Intuitive eating doesn’t mean constantly eating whatever sounds yummy. It’s about being in touch with how, why, and when you eat — instead of focusing on diets.
“Intuitive eating” is a phrase Evelyn Tribole and Elyse Resch, two California-based dietitians and nutrition experts, came up with in l995. In their book, first published that year, “Intuitive Eating: A Revolutionary Program That Works,” Tribole and Resch explained how they help clients get off the diet merry-go-round and stop obsessing about weight.
The key, they wrote, is to learn to be in touch with internal cues about what, how much, and when you eat — instead of fixating on external dictums about food that’s “fattening,” denying yourself a cookie or some other treat, and beating yourself up emotionally when you give up and fall off the diet wagon.
In fact, intuitive eating is not about dieting and worrying about your weight (Tribole and Resch advise avoiding scales). Instead, it’s about finding a healthy and happy relationship with food.
Intuitive eating is not another weight loss diet
The concept of intuitive eating has been discussed for 25 years, since Tribole and Resch’s book was first published. It has enjoyed a resurgence in recent years, especially with people sick of dieting and being told they must restrict food groups and weigh themselves religiously.
“Intuitive Eating is not a diet or food plan. Period. There is no pass or fail, therefore there is no ‘blowing it,’ rather it’s a journey of self-discovery and connection to the needs of your mind and body,” nutrition therapist Evelyn Tribole explains on the Intuitive Eating Pros website.
“There is nothing to count: This includes no counting of calories, carbs, points, or macros. If a health professional or coach is offering you Intuitive Eating for the purpose of weight loss — run away. Fast,” Tribole writes. “There is not a single long-term study that shows that weight-loss dieting is sustainable…. Worse — the focus and preoccupation on weight leads to body dissatisfaction and weight stigma, which negatively impacts health.”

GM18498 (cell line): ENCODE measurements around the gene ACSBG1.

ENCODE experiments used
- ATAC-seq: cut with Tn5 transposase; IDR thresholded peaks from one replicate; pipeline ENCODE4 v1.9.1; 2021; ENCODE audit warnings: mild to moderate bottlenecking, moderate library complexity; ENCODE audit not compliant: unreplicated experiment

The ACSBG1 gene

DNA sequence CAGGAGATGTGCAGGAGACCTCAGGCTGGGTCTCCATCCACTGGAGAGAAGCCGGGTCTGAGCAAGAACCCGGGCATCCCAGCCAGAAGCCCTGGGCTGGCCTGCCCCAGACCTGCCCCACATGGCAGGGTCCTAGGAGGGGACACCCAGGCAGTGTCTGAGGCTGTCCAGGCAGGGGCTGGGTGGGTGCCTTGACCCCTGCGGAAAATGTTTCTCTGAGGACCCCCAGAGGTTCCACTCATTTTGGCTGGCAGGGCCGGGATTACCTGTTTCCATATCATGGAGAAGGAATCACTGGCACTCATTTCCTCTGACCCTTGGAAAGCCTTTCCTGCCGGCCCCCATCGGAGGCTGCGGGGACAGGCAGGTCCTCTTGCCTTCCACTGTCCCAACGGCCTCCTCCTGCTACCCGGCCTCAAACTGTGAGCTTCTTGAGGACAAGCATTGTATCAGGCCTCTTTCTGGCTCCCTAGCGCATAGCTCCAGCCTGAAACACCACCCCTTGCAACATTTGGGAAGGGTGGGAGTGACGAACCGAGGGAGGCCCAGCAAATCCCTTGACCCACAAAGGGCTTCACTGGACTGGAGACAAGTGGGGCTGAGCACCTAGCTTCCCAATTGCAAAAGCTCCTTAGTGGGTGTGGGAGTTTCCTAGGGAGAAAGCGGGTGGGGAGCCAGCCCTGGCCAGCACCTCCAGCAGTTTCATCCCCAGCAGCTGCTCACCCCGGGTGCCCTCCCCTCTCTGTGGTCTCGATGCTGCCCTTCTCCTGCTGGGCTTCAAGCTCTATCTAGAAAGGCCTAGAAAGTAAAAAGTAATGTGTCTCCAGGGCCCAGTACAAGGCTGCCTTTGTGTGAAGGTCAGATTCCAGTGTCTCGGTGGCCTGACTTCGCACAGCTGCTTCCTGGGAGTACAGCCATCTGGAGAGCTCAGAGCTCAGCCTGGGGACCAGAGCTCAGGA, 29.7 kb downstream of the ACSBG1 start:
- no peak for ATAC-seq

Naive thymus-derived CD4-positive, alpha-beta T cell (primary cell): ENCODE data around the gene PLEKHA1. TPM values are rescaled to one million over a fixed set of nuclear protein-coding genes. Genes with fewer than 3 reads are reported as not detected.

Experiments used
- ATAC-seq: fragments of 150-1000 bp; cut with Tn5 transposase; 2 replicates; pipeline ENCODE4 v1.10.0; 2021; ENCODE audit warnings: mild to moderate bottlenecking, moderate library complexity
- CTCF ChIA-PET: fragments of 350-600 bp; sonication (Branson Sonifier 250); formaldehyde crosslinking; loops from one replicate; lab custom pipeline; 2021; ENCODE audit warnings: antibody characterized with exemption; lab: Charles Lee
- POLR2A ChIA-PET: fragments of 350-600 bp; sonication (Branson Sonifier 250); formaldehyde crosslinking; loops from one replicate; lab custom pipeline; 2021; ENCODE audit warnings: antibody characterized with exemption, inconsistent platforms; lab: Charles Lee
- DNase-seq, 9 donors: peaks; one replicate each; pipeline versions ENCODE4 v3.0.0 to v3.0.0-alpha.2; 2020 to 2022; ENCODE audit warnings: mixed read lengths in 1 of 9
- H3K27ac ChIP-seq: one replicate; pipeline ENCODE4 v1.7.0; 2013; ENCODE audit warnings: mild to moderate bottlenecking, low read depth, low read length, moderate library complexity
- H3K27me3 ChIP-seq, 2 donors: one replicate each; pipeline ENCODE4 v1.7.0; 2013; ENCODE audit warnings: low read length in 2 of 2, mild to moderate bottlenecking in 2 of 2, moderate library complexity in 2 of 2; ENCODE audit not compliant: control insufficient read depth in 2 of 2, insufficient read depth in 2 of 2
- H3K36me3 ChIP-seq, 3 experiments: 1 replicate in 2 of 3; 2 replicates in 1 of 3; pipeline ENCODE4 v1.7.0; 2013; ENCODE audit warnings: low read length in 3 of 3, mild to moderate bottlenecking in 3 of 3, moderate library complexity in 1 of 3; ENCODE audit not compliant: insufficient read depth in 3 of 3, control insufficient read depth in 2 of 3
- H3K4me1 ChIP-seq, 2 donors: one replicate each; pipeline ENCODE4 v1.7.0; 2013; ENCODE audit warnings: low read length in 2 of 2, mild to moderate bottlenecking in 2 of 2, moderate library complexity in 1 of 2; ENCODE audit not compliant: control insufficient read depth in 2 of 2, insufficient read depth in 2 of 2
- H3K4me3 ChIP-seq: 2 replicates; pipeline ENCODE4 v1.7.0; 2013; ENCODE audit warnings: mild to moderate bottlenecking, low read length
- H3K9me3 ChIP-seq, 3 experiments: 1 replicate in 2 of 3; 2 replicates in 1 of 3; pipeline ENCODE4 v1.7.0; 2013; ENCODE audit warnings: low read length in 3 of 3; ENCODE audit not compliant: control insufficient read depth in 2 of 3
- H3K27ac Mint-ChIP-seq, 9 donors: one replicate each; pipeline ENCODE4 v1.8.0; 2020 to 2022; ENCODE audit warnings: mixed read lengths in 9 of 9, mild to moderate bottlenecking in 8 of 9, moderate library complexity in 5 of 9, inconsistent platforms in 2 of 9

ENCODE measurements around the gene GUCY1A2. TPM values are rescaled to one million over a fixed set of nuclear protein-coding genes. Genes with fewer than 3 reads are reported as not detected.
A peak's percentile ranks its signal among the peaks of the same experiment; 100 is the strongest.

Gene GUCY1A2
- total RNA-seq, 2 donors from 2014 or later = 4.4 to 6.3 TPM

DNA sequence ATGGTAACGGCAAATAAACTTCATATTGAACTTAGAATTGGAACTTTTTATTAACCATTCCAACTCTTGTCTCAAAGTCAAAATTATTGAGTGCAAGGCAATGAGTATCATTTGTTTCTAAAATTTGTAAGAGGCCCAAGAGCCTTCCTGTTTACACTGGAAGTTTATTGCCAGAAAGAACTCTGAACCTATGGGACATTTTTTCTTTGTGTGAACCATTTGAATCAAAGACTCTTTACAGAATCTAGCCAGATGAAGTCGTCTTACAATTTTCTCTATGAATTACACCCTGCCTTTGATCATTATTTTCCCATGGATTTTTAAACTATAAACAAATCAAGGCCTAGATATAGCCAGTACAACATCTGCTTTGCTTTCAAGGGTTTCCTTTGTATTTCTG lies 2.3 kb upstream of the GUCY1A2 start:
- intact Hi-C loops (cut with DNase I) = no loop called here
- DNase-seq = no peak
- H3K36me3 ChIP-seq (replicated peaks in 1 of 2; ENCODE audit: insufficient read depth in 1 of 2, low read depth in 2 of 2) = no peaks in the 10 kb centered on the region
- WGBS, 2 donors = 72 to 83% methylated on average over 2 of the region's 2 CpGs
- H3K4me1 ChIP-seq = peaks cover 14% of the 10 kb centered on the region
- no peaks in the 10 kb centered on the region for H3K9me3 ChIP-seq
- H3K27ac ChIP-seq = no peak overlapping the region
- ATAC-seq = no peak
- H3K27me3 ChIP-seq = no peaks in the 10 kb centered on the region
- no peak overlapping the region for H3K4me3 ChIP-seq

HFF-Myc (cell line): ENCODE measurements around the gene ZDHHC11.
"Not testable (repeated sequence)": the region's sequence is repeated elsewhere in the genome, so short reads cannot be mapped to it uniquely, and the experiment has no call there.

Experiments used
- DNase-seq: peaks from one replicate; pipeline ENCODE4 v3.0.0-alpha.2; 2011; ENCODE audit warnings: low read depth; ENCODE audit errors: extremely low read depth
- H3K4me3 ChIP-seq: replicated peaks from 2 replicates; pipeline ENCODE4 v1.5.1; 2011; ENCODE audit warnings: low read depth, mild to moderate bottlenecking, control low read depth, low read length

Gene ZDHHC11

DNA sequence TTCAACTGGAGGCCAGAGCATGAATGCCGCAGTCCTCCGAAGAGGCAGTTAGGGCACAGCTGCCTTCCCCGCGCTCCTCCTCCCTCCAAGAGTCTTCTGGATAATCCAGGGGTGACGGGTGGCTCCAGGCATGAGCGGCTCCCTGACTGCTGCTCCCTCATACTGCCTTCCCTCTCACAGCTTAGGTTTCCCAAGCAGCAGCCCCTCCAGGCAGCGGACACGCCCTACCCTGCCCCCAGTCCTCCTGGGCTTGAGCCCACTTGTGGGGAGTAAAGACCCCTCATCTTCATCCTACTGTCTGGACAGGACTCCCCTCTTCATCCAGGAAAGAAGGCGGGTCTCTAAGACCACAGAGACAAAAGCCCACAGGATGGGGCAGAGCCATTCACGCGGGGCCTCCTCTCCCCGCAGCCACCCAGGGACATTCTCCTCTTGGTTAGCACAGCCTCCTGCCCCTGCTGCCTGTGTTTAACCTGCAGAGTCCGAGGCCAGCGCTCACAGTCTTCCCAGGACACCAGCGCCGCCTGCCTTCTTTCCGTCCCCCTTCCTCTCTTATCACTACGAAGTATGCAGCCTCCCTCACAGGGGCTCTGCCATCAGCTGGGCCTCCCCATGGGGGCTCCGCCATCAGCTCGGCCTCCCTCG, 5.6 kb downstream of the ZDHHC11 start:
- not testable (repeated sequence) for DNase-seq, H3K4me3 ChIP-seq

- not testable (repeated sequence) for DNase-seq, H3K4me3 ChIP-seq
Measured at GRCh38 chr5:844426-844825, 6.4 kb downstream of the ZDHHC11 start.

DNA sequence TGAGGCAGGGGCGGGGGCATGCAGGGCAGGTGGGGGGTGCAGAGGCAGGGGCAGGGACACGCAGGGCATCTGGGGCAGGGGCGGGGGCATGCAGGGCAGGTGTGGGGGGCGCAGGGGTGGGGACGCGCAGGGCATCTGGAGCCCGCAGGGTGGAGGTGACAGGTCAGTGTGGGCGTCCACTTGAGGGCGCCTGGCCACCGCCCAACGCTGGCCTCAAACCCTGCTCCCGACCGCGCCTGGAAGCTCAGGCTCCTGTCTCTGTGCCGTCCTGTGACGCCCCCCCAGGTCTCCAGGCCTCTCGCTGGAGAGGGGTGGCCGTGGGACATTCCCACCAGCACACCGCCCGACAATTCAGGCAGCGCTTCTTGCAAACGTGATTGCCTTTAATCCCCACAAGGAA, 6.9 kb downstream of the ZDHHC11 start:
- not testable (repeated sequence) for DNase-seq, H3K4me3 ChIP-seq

Understanding how intuitive eating works
There are 10 principles of intuitive eating Tribole and Resch describe in their book:
- Reject the diet culture. Intuitive eating involves changing your attitude about thinking that you must look a certain way or be a certain size to be acceptable. "It's time to let go of a dieting system that is toxic. The data show that 95 percent of people who go on diets fail at them, and if they've lost weight, two thirds of them gain even more weight back,” nutrition therapist Resch explained in an interview with CNN.
- Discover the satisfaction factor. Allow yourself to experience pleasure from the food you eat, or you’ll never feel satisfied from a meal or snack, according to Tribole and Resch. Feeling satisfied helps you make peace with food and informs you about whether you are hungry or full, too.
- Cope with emotions instead of using food. Sure, you eat for comfort sometimes. We all do. But when you become aware you’re not really hungry, but eating because of stress or when are feeling down, you will start making different choices about eating. You’ll recognize when you are not really hungry and need to cope with your feelings instead of eating.
- Honor your hunger. Hunger is not your enemy, lurking to make you overeat. It’s a normal signal from your body. So, Resch and Tribole emphasize paying attention to the signs of hunger your body gives you (they vary between people) and honor that hunger — eat. Don’t wait until you are ravenous.
- Feel the fullness. Intuitive eating involves making meals “sacred time” — at least, when you can. That means turning off your phone or TV, sitting down, and consciously enjoying your meal. Stop about halfway through and ask yourself if you are feeling full or not. You don’t have to “clean your plate,” and you don’t have to deny yourself a second helping, if you are still hungry.
- Challenge the food police. Most of us have spent our lives in a culture where we are bombarded with various diets and confusing pronouncements that this food or that is bad. For example: Don’t eat carbs! Give up meat! Eat more meat! And people are shamed for their body shape and weight. If the food police in your head start trying to guilt trip you, Tribole and Resche advise telling them, “No!” — and continuing on your own intuitive eating journey.
- Make peace with food. If you have told yourself “Don’t EAT!” a specific food — like never allowing yourself a piece of cake or pizza — you likely will crave more of it, according to Resche. Don’t be afraid of eating food you want, she advises. Make peace with it so food doesn’t have power over you.
- Respect your body. Resche and Tribole emphasize you need a healthy relationship with all aspects of your life. For example, getting enough sleep, being physically active, and cultivating a satisfying way of eating are important ways to respect your body.
- Feel the difference. Pay attention to how you feel as you cultivate a healthy relationship with eating and all the things you do as part of self-care and wellness.
- Honor your health with gentle nutrition. “Make food choices that honor your health and taste buds while making you feel well. Remember that you do not have to eat perfectly to be healthy. You will not suddenly get a nutrient deficiency or gain weight from one snack, one meal, or one day of eating,” Tribole and Resch explain in their book.
April 29, 2022
Janet O’Dell, RN